New Energy Management Information System and Sustainability Features Map

Have you ever been on campus and wondered where the nearest bike rack is to park your bike? Or have you ever wondered which buildings on campus use the most energy? Two new online resources are available to help improve the accessibility and transparency of sustainability initiatives across the University. University students, staff, and faculty within the Rochester community can now engage with the interactive Energy Management Information System (EMIS) and utilize the Sustainability Features Map, which both provide useful information.

The Energy Management Information System is an interactive dashboard that relays information from a larger tracking system that analyzes building energy.  The majority of the building energy data information for EMIS dates back to January 2017 and is updated with the real-time metering system. There is an EMIS interface for the River Campus, Eastman School of Music, and Memorial Art Gallery, and another for the Medical Center. In addition to making energy usage information publicly available, it the EMIS will help the University measure the effectiveness of energy conservation efforts.

By clicking on “locations” on the EMIS, viewers can browse through information on different buildings to learn about the area’s energy, hot water, chilled water, and water usage. Graphs help organize the information and can depict data from the last 24 hours, 7 days, 4 weeks, and year. The ranking feature highlights current energy usage and savings which are also available on the summary page.

“The first step to reducing energy usage and carbon emissions is to understand where and how the energy is being used,” says Timothy Vann Energy Engineer. “The EMIS will inform building managers, students, staff, and faculty to develop a common understanding of energy consumption across campus. This lays the foundation on which we can build energy conservation projects and strategies that will ultimately improve UR’s sustainability. Putting ‘Meliora’ into practice.”

Another new tool, the Sustainability Features Map, pinpoints the location of hydration stations, bike racks, rain gardens, and outdoor recycling bins on the River Campus and Medical Center, each with its own icon. With a simple click on an icon, viewers can learn more about the location of such resources and specific details. For example, the grey bicycle icons indicate how many racks are available at each location. The hydration stations are specified to the floor of buildings, making it easier for people to locate them. Users can toggle layers on and off depending on what they are looking for in order to improve readability of the map. By default, all four layers are on thus giving the user a comprehensive view of all the sustainability features on campus. This would be useful for people who want data for inventory or perhaps a project or research purposes, consolidated in one place in a user-friendly view. However, if someone was biking to campus and needed to park their bike near a specific building on campus, they could turn off the layers for hydration stations, recycling bins and rain gardens, and easily locate the nearest bike rack.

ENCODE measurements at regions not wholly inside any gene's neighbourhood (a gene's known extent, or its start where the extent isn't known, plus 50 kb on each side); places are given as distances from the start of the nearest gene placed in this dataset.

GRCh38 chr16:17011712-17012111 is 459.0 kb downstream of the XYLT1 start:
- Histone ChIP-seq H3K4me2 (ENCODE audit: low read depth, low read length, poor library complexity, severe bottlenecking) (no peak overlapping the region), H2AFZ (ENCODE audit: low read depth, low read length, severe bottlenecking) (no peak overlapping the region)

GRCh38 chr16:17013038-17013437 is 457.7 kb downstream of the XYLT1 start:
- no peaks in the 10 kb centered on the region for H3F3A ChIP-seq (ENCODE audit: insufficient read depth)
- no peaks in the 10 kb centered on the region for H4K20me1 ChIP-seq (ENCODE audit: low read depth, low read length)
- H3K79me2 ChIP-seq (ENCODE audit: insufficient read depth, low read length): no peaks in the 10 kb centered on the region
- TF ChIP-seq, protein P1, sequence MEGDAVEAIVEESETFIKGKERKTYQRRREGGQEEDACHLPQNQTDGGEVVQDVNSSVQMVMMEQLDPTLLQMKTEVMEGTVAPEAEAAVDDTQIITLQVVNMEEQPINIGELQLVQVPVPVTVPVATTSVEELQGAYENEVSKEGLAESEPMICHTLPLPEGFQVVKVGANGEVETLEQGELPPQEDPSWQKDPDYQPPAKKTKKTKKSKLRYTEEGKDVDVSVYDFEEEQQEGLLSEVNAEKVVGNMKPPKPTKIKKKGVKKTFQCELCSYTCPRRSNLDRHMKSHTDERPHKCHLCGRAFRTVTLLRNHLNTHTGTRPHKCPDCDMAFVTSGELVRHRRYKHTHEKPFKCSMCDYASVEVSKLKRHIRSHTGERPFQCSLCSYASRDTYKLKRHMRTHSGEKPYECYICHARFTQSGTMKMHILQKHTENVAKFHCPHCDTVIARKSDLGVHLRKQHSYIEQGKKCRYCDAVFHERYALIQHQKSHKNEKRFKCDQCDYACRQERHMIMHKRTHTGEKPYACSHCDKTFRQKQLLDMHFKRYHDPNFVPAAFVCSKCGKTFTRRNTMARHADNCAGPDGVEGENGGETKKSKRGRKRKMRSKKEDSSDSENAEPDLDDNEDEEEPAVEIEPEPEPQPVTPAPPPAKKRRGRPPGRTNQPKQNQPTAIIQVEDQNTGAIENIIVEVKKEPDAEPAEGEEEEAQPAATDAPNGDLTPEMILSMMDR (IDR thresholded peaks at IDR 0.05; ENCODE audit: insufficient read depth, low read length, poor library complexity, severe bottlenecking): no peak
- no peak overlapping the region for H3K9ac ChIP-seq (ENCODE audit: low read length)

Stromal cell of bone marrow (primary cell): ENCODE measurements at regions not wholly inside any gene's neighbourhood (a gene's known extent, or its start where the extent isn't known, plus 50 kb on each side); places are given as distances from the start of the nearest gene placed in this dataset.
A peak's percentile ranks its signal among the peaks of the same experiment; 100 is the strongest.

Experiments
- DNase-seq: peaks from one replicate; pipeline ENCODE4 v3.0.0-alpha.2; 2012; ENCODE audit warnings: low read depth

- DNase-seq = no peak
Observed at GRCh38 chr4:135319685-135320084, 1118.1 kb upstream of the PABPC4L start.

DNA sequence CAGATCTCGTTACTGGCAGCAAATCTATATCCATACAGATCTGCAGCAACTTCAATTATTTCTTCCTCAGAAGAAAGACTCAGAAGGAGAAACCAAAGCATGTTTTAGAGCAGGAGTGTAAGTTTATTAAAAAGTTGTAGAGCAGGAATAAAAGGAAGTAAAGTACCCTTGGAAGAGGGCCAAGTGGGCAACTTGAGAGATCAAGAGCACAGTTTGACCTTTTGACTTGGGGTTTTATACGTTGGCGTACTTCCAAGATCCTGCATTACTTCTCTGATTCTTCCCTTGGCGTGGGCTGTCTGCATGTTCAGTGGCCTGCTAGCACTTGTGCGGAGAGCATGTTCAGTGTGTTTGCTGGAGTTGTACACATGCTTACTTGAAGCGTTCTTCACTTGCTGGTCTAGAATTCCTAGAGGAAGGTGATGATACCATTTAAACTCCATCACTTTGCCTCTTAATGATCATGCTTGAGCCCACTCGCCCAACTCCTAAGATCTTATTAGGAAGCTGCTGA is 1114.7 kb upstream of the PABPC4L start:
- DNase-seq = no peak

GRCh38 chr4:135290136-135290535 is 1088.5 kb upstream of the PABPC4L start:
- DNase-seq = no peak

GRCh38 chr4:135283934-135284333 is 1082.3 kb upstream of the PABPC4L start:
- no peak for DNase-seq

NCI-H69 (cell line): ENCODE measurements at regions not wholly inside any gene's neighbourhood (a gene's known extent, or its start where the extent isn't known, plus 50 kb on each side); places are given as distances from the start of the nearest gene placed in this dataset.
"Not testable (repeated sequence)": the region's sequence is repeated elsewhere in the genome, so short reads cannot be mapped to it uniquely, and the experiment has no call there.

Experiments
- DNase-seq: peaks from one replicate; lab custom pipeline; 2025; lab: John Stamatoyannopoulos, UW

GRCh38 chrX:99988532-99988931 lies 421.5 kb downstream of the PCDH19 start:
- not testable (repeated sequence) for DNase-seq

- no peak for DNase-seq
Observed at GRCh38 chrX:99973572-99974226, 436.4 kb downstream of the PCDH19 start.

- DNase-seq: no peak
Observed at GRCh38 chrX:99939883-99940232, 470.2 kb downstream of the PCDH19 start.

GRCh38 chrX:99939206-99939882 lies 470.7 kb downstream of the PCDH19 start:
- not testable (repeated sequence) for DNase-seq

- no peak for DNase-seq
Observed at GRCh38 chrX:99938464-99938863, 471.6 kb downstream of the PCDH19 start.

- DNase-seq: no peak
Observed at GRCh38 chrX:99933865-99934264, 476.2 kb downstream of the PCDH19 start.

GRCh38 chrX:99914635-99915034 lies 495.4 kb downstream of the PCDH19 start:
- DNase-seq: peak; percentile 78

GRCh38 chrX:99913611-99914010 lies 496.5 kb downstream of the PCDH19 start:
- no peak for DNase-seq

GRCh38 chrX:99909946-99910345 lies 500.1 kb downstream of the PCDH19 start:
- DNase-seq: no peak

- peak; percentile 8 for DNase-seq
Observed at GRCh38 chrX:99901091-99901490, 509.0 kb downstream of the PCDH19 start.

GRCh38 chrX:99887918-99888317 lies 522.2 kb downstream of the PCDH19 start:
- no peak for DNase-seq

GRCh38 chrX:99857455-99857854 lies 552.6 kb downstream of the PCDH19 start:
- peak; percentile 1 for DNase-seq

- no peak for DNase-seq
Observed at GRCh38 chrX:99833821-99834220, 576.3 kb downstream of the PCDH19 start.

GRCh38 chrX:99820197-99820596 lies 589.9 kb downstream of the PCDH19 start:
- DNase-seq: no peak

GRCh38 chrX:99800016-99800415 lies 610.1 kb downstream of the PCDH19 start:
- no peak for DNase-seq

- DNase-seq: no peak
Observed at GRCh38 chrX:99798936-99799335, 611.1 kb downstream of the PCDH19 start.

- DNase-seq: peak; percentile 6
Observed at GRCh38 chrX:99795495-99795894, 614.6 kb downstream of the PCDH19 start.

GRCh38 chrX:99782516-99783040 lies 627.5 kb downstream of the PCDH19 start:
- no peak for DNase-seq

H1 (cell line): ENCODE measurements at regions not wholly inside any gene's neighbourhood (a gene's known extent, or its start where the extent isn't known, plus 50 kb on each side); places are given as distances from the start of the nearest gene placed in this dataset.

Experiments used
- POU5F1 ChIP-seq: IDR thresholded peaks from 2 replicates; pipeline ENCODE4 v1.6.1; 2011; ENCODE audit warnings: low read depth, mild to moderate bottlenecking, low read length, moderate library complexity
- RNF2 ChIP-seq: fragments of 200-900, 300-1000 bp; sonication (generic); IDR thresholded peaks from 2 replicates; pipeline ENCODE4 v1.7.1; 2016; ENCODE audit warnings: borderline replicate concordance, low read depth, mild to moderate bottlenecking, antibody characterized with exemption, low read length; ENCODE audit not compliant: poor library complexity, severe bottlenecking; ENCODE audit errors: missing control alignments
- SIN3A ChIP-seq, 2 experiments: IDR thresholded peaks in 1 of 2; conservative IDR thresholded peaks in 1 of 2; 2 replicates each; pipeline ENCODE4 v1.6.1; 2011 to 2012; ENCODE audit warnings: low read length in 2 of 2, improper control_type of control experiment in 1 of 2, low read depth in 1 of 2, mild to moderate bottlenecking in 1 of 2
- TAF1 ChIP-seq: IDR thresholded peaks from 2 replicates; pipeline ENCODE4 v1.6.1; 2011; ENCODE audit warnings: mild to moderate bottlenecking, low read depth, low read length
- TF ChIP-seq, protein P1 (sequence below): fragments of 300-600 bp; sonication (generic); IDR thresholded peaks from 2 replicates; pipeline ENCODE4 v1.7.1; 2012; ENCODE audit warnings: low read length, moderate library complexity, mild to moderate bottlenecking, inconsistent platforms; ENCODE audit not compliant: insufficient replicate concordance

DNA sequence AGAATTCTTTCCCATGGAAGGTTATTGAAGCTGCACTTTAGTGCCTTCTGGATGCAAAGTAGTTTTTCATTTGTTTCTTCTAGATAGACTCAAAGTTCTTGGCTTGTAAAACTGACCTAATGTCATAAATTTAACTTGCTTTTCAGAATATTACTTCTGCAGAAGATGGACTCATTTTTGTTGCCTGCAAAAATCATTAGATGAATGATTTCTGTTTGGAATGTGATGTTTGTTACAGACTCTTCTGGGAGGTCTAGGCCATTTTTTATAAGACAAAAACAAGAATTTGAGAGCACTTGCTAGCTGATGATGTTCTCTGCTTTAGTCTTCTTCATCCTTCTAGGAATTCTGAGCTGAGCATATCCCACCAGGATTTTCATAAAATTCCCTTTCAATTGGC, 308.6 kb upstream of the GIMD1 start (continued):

A glance at the Sustainability Features Map with all layers turned on.


University Facilities and Services solicited the help of students Hanyia Fatima ‘22, Celia Konowe ’21 (T5 ’22), and Zein Tynon ‘24 to locate the features and plot them on the map. Professor Blair Tinker was instrumental in creating a user-friendly map suitable for public use. Over the recent years, the University has increased the number of sustainability features on campus with the most recent being the addition of the new solar powered bike rack on Library Road. As of now, there are a total of 135 hydration stations, 42 outdoor recycling bins, 42 bike racks and 4 rain gardens on the University of Rochester campus and associated areas; all of which are displayed on this new map. The full interactive map can be accessed through the sustainability webpage or on the direct link online.

The hope is that, by making it easier to locate sustainable features and view real time-energy data, both of these tools will help to encourage sustainable behaviors, such as using a refillable water bottle, riding a bike, and turning off the lights when you leave a room.


Written by Emily Su, Class of 2022 and Hanyia Ahmed, Class of 2022

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